Two Models for Static Sites

Image credit: rippchenmitkraut66

Note: I started writing an article about what you lose if you switch to a static site, but realized that there were a few things I should explain first.

Update: This is already a bit outdated. Since I’ve started working with NextJS, I realized there are more ways to look at static sites. With NextJS (or Nuxt or SvelteKit…) you can add in Server-Side Rendering (SSR) and other techniques to inject up-to-date content into your static site. I’ll keep this article for now, as it focuses on the content sources, but I’ll focus on topics beyond simple static sites in the future.

The Two Models

All static site generators take content stored somehow and from that create a website that doesn’t change until the next time the website is built. The difference is in how the content is stored. This leaves us with two main models.

The two main models for static sites are:

  1. Static site with content stored in files.
  2. Static site with headless CMS.

1) Content in Files

The simplest case is to have the content stored in files. That’s what I use for this site. Have a look at the Github Repo to see. It does allow extra fields to track things like author and tags, but it is just straightforward files that will be transformed into HTML.

This model is great for a simple blog site, but not really adequate for an enterprise site with multiple users and editorial workflow. The workflow for this site is as simple as the model:

  1. Edit a file, or add new files. Typically done with a plain-text editor, in HTML or Markdown format.
  2. Rebuild the website, creating a new collection of HTML, JavaScript, and CSS files.
  3. Publish: Copy the new website files to the webserver.

This works great for me, but it wouldn’t be great if there are many editors and multiple content updates per day.

2) Headless CMS

A Web Content Management System like Drupal manages content, plus it presents the content to users. For each page view, the CMS looks up all the content that makes up the page and then presents it in the HTML sent to the user. Even if the page is the same every time it’s requested, the complex lookup of content is done again and again.

A headless CMS does management of content, but the presentation of content is handled by the static site generator. The workflow is similar, but a little bit different:

  1. Edit or add new content in the headless CMS.
  2. The build is triggered—this can be automatic, or manual.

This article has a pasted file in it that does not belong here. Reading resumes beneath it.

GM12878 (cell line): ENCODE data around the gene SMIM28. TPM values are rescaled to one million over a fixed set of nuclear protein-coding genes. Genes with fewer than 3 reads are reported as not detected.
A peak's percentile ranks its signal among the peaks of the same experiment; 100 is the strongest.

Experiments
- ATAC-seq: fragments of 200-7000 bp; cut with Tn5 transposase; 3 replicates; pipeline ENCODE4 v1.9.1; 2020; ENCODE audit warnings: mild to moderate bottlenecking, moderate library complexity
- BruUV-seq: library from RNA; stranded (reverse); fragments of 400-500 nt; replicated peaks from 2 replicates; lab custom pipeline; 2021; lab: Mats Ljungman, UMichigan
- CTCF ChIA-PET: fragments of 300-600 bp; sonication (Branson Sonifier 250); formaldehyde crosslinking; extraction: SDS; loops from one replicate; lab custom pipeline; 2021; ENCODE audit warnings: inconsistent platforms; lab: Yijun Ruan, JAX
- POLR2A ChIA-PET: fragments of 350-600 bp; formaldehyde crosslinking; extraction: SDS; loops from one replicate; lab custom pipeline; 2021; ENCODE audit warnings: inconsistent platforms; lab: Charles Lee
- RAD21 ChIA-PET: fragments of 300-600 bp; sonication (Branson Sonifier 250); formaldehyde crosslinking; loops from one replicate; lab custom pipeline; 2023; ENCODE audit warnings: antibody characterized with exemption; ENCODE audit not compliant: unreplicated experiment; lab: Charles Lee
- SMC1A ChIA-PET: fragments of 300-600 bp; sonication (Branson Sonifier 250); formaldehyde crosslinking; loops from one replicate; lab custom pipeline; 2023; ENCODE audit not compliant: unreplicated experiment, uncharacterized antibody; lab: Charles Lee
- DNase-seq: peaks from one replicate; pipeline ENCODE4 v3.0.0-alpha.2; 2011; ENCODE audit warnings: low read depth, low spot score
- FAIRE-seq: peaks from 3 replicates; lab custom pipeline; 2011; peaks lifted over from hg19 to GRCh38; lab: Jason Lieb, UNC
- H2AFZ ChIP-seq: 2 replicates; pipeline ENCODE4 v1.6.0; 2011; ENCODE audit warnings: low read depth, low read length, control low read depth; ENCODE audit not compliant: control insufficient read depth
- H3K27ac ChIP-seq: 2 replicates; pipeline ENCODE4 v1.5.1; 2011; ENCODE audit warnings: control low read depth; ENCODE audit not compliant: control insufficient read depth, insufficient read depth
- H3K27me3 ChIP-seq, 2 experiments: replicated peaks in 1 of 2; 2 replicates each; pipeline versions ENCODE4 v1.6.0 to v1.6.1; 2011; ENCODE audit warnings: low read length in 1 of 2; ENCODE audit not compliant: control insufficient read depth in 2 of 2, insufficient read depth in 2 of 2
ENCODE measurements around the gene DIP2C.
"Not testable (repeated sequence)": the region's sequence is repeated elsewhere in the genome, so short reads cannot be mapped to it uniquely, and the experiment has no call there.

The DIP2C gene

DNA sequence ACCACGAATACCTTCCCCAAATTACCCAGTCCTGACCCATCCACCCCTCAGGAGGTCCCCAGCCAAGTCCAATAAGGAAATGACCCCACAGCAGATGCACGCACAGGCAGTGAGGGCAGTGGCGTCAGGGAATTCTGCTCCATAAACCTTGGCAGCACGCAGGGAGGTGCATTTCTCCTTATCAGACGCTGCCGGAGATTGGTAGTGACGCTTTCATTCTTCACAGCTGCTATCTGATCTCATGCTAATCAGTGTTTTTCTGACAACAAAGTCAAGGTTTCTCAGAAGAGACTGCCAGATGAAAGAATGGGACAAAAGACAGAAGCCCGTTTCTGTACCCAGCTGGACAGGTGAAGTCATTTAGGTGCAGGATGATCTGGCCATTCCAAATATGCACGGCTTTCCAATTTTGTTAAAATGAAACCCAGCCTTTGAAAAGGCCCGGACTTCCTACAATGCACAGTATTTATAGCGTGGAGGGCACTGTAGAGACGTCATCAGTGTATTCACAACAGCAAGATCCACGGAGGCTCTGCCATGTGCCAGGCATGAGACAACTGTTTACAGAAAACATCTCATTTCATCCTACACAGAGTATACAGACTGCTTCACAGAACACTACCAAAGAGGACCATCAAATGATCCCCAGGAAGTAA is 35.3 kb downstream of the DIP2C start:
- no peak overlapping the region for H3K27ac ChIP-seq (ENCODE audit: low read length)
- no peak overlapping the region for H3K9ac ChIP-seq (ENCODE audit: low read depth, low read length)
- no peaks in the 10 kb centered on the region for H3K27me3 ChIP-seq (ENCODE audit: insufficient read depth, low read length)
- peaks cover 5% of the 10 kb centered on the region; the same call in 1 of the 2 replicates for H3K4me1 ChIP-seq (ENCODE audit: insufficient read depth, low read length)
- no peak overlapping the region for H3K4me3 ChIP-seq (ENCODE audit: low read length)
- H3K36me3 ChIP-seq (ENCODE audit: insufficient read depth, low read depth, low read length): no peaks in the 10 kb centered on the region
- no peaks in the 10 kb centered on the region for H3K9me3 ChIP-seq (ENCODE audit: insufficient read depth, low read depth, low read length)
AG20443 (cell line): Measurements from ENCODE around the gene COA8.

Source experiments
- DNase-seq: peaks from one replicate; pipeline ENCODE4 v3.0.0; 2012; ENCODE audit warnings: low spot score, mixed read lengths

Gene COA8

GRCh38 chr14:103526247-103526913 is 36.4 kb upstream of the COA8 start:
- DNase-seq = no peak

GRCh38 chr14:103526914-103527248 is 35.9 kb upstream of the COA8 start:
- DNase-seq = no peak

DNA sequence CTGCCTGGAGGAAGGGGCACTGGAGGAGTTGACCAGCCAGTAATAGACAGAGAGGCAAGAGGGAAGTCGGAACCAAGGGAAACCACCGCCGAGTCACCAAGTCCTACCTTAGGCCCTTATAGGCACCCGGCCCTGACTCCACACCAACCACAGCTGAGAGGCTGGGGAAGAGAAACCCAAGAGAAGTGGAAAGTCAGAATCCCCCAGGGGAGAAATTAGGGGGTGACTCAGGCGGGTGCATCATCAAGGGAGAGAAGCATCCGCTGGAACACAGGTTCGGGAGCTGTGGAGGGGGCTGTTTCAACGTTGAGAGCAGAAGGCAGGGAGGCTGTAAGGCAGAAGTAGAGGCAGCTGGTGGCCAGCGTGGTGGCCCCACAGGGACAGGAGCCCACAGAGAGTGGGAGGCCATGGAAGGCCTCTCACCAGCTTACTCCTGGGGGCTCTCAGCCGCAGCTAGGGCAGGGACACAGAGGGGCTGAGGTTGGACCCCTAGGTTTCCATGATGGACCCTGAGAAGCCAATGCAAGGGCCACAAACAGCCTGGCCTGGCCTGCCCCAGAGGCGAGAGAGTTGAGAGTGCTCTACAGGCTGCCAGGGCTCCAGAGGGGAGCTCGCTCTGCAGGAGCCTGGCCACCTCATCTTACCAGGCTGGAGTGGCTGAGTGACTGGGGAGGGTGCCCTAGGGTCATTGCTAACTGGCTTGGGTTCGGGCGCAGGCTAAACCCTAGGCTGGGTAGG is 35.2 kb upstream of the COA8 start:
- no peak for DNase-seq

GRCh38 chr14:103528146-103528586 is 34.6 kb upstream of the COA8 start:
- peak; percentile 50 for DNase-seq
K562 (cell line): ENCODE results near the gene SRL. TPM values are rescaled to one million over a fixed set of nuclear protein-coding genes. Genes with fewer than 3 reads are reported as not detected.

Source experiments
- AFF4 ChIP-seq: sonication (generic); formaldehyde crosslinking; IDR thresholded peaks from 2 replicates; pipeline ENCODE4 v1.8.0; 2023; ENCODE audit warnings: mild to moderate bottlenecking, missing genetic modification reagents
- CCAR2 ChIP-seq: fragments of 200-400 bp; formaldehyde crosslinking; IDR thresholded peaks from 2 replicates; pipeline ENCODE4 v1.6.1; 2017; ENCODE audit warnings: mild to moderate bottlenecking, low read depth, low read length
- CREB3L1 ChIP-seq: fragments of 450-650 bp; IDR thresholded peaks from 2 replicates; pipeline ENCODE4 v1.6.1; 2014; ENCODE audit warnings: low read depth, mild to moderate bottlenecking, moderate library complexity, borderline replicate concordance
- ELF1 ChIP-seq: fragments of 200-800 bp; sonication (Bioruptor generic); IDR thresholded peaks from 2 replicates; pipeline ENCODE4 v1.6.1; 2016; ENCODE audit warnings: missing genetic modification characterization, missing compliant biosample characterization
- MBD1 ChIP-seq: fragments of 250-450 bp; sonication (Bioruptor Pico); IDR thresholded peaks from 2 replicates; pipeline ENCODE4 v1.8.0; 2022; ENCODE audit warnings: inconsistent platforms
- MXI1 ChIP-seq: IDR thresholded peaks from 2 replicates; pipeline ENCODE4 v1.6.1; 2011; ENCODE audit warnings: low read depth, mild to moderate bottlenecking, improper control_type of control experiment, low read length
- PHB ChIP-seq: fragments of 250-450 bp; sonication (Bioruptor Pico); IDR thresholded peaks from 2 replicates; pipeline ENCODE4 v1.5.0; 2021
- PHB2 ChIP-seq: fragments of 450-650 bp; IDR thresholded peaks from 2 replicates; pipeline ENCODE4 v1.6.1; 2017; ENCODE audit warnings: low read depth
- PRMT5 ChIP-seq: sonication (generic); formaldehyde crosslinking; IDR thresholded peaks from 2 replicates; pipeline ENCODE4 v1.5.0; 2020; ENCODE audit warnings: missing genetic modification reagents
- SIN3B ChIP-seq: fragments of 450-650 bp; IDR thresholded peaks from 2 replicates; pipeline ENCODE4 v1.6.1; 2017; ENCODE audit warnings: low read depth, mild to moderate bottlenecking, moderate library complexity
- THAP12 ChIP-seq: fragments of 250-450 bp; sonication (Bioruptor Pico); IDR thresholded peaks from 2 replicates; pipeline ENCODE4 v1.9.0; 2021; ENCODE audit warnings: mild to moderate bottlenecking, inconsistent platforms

3. Rebuild the website. This uses an API like GraphQL to pull the content from the headless CMS.
  4. Publish.

The real differences are with step 1 and I’ve broken out step 2 for clarity. Step 1 is going to be the same as if you have a full CMS like Drupal, or Wordpress. You could have a nice rich-text editor, so you see the formatting before you publish. You could save an article as draft before you’re ready to publish and you can use many of the other features a CMS offers.

There are many headless CMSs you could choose to manage static site content.

  • Drupal or Wordpress – you can use a traditional web CMS to manage the content for a static site.
  • Dedicated headless CMSs – There are many choices including Strapi, Prismic, and Contentful.

Which Do You Need?

If your needs are simple and you’re comfortable working with files and Markdown, then go with a file-based static site. I always advocate the simpler solution if it fits your needs.

When should you consider the more complex headless CMS?

  • You want a better interface. Not everyone is happy with editing Markdown and you just want something nicer.
  • Your process is prone to mistakes. Whether your content is complex with many relationships or editors are not familiar with YAML and Markdown, a headless CMS will provide more structure and make it more difficult to colour outside the lines.
  • You have multiple editors. As you add editors to a team, the number of possible conflicts increases much faster. (On the order of n(n-1)/2, in case you’re interested.) A headless CMS has the capability to manage conflicts.
  • You have a complex publishing workflow. Editing files will be a very inefficient and error-prone way to do any type of publishing workflow. Even just keeping drafts would require rules for renaming or moving files.
  • You make frequent content updates. I’m never going to overwhelm a simple file-based approach, but if you’re doing even a few updates a day, you’re bound to run into problems.
  • You want to try some new cool headless CMS. Go for it! I encourage you to learn new things.

Now that I’ve defined the two models for managing static site content, let’s look at what you lose when you move to a static site in the next article.